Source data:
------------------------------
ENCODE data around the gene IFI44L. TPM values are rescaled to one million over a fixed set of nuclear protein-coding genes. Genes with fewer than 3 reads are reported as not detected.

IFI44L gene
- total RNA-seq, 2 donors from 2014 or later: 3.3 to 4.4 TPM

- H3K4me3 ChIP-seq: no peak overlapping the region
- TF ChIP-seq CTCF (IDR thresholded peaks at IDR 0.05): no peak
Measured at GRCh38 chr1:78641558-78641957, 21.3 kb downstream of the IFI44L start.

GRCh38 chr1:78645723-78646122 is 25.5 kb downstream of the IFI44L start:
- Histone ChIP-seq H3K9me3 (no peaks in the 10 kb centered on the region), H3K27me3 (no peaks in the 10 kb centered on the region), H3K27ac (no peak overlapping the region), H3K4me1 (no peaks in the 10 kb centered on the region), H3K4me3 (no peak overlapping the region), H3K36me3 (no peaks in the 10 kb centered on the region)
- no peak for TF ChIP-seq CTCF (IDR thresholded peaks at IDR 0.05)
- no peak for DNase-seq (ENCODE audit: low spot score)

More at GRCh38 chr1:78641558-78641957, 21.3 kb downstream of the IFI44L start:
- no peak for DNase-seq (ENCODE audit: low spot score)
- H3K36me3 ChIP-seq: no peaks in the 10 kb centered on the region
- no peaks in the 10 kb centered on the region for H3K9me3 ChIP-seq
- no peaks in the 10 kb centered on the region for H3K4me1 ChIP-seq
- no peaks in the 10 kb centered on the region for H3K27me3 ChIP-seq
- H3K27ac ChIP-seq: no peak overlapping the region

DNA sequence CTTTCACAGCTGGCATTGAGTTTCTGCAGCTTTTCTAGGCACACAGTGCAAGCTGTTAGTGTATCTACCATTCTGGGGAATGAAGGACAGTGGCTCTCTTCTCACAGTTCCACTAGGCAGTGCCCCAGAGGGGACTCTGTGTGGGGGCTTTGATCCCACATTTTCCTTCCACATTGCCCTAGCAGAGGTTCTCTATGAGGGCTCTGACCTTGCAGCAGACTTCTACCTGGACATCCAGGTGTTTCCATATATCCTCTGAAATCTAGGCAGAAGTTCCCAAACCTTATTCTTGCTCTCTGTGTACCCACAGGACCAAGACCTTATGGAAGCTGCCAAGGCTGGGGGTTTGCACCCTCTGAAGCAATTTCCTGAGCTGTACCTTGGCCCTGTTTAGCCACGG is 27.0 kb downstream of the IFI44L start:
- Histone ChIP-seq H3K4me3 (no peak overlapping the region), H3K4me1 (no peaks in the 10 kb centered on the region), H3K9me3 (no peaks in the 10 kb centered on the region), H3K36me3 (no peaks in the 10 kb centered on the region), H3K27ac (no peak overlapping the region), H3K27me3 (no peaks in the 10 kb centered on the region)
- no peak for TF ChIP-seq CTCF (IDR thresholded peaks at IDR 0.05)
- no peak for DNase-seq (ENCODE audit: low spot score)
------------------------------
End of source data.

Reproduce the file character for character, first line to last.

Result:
ENCODE data around the gene IFI44L. TPM values are rescaled to one million over a fixed set of nuclear protein-coding genes. Genes with fewer than 3 reads are reported as not detected.

IFI44L gene
- total RNA-seq, 2 donors from 2014 or later: 3.3 to 4.4 TPM

- H3K4me3 ChIP-seq: no peak overlapping the region
- TF ChIP-seq CTCF (IDR thresholded peaks at IDR 0.05): no peak
Measured at GRCh38 chr1:78641558-78641957, 21.3 kb downstream of the IFI44L start.

GRCh38 chr1:78645723-78646122 is 25.5 kb downstream of the IFI44L start:
- Histone ChIP-seq H3K9me3 (no peaks in the 10 kb centered on the region), H3K27me3 (no peaks in the 10 kb centered on the region), H3K27ac (no peak overlapping the region), H3K4me1 (no peaks in the 10 kb centered on the region), H3K4me3 (no peak overlapping the region), H3K36me3 (no peaks in the 10 kb centered on the region)
- no peak for TF ChIP-seq CTCF (IDR thresholded peaks at IDR 0.05)
- no peak for DNase-seq (ENCODE audit: low spot score)

More at GRCh38 chr1:78641558-78641957, 21.3 kb downstream of the IFI44L start:
- no peak for DNase-seq (ENCODE audit: low spot score)
- H3K36me3 ChIP-seq: no peaks in the 10 kb centered on the region
- no peaks in the 10 kb centered on the region for H3K9me3 ChIP-seq
- no peaks in the 10 kb centered on the region for H3K4me1 ChIP-seq
- no peaks in the 10 kb centered on the region for H3K27me3 ChIP-seq
- H3K27ac ChIP-seq: no peak overlapping the region

DNA sequence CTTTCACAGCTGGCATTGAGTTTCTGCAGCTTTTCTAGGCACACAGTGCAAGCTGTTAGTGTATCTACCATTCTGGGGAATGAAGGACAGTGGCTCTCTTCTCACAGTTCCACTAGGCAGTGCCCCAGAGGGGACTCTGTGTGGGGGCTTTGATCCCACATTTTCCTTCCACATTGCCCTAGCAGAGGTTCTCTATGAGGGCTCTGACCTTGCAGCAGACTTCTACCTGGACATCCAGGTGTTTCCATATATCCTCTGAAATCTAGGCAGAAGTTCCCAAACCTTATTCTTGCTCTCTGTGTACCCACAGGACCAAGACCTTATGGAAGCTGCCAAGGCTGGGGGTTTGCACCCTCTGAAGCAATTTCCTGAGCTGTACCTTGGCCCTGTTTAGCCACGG is 27.0 kb downstream of the IFI44L start:
- Histone ChIP-seq H3K4me3 (no peak overlapping the region), H3K4me1 (no peaks in the 10 kb centered on the region), H3K9me3 (no peaks in the 10 kb centered on the region), H3K36me3 (no peaks in the 10 kb centered on the region), H3K27ac (no peak overlapping the region), H3K27me3 (no peaks in the 10 kb centered on the region)
- no peak for TF ChIP-seq CTCF (IDR thresholded peaks at IDR 0.05)
- no peak for DNase-seq (ENCODE audit: low spot score)